About Us

Fiers-Brown Society

The Christian Church Foundation invites you to make a difference forever in your church through a planned gift and to join the host of Disciples who have expressed their faith and commitment in this way.

The Fiers-Brown Society was created by the Board of Directors of the Christian Church Foundation in April 1995. All members and friends of the Christian Church (Disciples of Christ) are invited to join the Society. Individuals are eligible for membership if they have done at least one of the following:

  • Completed a planned gift with the Christian Church Foundation (e.g. gift annuity, charitable remainder trust)
  • Established a permanent fund with the Christian Church Foundation for the benefit of a congregation, region, general ministry, institution, or specific ministry of the Christian Church (Disciples of Christ)
  • Signed trust documents, wills, life insurance, or other agreements that will create a permanent fund with the Christian Church Foundation at some time in the future.

If you have taken one or more of these actions, please notify us to register your membership in the Fiers-Brown Society.


Dale and Betty Fiers

A. Dale and Betty Fiers

Dr. A. Dale Fiers was the first General Minister and President of the Christian Church (Disciples of Christ). His vision and leadership were instrumental in the formation of the Christian Church Foundation. Betty gave significant leadership to the church, especially as president of the International Christian Women’s Fellowship 1966-1970, and was an active participant in the struggle for civil rights. Through their support and commitment, they have helped the Christian Church Foundation become a vital servant of the whole church.




DeWitt and Othel Brown

DeWitt and Othel Brown

DeWitt and Othel owned and operated a newspaper, book, and magazine distribution company in Charlotte, North Carolina. Othel was the sister of A. Dale Fiers. At her death in 1987, Othel made a bequest of $8 million to the Christian Church Foundation. This bequest was, at that time, the largest ever given by a single donor to a Protestant denomination. The gift represented 92% of their entire estate and created a permanent fund that will support the ministries of the Christian Church (Disciples of Christ) forever through the Disciples Mission Fund.

A. Dale and Betty Fiers and DeWitt and Othel Fiers Brown have demonstrated through their leadership, their lifestyles, and their personal stewardship a deep and abiding commitment to Jesus Christ and to the Christian Church (Disciples of Christ). It is most appropriate that the Society bears their names.

Dr. A. Dale & Betty Fiers & DeWitt & Othel Brown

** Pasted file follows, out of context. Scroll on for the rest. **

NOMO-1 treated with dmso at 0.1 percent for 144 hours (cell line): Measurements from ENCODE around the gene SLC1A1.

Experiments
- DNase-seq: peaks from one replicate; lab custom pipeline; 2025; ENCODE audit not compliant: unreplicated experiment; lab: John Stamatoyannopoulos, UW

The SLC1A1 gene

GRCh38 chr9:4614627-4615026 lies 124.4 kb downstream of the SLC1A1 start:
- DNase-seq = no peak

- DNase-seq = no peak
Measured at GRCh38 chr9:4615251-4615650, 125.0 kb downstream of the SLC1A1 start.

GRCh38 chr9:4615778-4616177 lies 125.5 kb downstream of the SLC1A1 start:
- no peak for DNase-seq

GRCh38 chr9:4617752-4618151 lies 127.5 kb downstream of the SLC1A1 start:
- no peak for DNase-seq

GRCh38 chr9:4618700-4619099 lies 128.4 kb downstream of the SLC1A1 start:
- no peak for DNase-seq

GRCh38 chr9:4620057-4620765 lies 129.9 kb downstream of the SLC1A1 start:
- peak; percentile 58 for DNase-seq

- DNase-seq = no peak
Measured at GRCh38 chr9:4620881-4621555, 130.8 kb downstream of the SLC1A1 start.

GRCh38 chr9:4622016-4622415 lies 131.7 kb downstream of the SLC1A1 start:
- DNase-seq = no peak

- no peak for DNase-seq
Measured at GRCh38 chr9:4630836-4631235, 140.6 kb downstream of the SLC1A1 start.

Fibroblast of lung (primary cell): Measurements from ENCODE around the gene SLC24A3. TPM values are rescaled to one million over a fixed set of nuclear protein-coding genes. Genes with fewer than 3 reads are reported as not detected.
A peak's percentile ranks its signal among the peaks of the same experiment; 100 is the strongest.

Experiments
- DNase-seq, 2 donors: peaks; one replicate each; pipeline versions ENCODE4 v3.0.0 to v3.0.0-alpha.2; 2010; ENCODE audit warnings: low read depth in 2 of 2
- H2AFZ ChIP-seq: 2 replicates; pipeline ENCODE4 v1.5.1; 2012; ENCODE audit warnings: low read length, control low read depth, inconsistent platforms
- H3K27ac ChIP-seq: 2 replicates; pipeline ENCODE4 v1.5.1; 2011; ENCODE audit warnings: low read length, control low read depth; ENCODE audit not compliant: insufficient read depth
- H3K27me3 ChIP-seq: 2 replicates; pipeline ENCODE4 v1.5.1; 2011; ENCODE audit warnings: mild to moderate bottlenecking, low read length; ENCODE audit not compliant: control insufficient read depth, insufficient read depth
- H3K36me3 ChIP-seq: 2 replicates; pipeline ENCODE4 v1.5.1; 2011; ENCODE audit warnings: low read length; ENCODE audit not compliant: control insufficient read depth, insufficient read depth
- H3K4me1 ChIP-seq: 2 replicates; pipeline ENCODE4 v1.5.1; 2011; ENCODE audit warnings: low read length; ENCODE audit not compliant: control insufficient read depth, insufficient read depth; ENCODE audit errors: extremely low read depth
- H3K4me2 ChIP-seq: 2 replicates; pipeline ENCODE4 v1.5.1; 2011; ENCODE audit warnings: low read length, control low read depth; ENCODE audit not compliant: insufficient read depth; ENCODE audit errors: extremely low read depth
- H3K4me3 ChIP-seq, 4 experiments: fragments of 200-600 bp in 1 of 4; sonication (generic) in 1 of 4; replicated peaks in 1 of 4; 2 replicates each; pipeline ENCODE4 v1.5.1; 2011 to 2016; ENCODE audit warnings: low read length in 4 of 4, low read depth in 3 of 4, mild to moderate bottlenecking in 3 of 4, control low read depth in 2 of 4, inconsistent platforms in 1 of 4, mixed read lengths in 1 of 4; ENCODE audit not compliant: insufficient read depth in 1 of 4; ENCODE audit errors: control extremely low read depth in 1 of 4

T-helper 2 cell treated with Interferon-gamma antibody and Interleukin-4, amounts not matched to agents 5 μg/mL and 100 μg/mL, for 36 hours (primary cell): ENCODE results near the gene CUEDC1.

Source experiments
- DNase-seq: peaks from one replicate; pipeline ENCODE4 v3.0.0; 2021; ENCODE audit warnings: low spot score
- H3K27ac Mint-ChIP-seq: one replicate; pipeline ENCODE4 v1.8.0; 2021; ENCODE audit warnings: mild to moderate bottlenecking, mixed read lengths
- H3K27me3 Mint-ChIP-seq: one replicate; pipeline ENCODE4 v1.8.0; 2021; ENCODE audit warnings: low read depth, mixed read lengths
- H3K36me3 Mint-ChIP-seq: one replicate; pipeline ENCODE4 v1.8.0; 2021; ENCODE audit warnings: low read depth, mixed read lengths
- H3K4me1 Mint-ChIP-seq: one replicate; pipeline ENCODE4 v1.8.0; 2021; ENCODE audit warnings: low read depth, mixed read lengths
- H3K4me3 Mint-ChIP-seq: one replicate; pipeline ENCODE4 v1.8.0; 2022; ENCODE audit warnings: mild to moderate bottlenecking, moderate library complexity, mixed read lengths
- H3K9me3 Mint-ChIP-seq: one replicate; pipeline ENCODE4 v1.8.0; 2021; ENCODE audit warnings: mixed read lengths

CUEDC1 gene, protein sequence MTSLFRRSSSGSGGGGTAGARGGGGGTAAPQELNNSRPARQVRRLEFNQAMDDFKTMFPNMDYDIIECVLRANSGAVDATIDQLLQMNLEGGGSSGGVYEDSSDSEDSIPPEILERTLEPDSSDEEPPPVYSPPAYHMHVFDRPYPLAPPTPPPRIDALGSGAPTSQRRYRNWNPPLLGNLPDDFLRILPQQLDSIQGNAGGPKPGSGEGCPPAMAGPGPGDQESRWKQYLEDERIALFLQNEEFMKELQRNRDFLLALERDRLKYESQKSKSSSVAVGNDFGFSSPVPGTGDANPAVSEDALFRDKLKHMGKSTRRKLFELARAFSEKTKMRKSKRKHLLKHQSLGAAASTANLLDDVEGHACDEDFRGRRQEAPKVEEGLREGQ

By: Rev. Dr. James P. Johnson

President Emeritus Christian Church Foundation

Presented July 21, 2015 at the Christian Church Foundation’s General Assembly Banquet

Jim Johnson, CCF President Emeritus


When Foundation President Gary Kidwell asked me to talk about Dale and Betty Fiers and DeWitt and Othel Brown because many had no idea how or why the name of Fiers-Brown Society was chosen, I told him I would be glad to do it but we would need at least 4 to 6 hours. He said you have 10 minutes. So here we go.


Depending on your age and when you became related to the Christian Church (Disciples of Christ), the names of Dale and Betty Fiers may be quite familiar to you or totally unfamiliar. Dale was a graduate of Bethany College and Yale Divinity School. You may remember Dale Fiers as a pastor in Ohio, most notably Euclid Avenue Christian Church in Cleveland. Or as president of the United Christian Missionary Society. Or as the executive secretary of the International Convention. Or as the chief visionary and architect of Restructure. Or as our first General Minister and President.

Duane Cummins noted in his Fiers’ biography that many have called Dale Fiers the most significant figure in the Christian Church (Disciples of Christ) of the twentieth century. It may be fair to say that no one since Alexander Campbell and Barton Stone has had more influence on the shape and mission of the Christian Church.

Betty Fiers was an absolute delight to know, a person of deep faith and a commitment to service. In Indianapolis, she was president of the United Fund League and a YMCA board member. She served a four-year term as president of the International Christian Women’s Fellowship.

In 1960, the governor of Indiana appointed her to the state’s civil rights commission on which she served for 8 years. The commitment of both Dale and Betty Fiers to civil rights has been well documented. In the heat and hatred of the 1960s, a cross was burned on their lawn one night when Dale was out of town. Betty could talk about that with amazing casualness. Alan, their son, described Betty as a woman of “steely toughness.”

Dr. Fiers retired as General Minister and President in 1973. They returned to their residence in West Palm Beach, Florida, and later moved to Jacksonville, Florida, and were very active members of Riverside Avenue Christian Church. Dale did six congregational interim ministries and served as chair of the National City Christian Church Foundation board during his retirement. Betty died in 1998 at age 89 and Dale in 2003 at age 96. They were married nearly 67 years.

No one was more responsible in the creation and support of the Christian Church Foundation. They took great pride in the growth of the Foundation as they watched it move from an idea and concept, to a struggling little organization with one full-time staff and no money, to a successful, growing, and maturing unit of the church.